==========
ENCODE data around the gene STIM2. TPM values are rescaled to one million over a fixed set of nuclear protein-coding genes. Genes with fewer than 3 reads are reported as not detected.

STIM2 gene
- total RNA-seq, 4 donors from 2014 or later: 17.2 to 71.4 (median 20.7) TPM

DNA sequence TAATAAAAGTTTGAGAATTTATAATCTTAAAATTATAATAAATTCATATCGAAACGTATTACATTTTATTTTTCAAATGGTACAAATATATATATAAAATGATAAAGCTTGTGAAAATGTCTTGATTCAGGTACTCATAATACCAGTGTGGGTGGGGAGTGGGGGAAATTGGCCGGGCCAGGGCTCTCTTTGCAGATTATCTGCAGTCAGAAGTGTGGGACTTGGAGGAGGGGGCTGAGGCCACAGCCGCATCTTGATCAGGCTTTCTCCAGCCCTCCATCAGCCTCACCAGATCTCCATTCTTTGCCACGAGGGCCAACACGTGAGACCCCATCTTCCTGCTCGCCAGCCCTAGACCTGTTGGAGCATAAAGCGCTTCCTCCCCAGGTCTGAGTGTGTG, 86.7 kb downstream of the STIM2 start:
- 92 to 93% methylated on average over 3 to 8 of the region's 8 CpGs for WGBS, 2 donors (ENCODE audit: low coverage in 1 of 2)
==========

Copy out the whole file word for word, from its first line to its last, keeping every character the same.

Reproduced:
ENCODE data around the gene STIM2. TPM values are rescaled to one million over a fixed set of nuclear protein-coding genes. Genes with fewer than 3 reads are reported as not detected.

STIM2 gene
- total RNA-seq, 4 donors from 2014 or later: 17.2 to 71.4 (median 20.7) TPM

DNA sequence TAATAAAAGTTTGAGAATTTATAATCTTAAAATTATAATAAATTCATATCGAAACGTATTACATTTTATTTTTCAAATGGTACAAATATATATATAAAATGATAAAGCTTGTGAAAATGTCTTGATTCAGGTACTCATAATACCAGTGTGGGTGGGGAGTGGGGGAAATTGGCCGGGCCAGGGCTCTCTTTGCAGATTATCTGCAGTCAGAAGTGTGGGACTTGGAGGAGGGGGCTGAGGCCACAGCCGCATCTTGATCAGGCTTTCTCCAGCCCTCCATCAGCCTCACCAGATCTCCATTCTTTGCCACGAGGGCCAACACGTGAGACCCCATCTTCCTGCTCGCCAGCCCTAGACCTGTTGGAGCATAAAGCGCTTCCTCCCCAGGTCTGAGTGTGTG, 86.7 kb downstream of the STIM2 start:
- 92 to 93% methylated on average over 3 to 8 of the region's 8 CpGs for WGBS, 2 donors (ENCODE audit: low coverage in 1 of 2)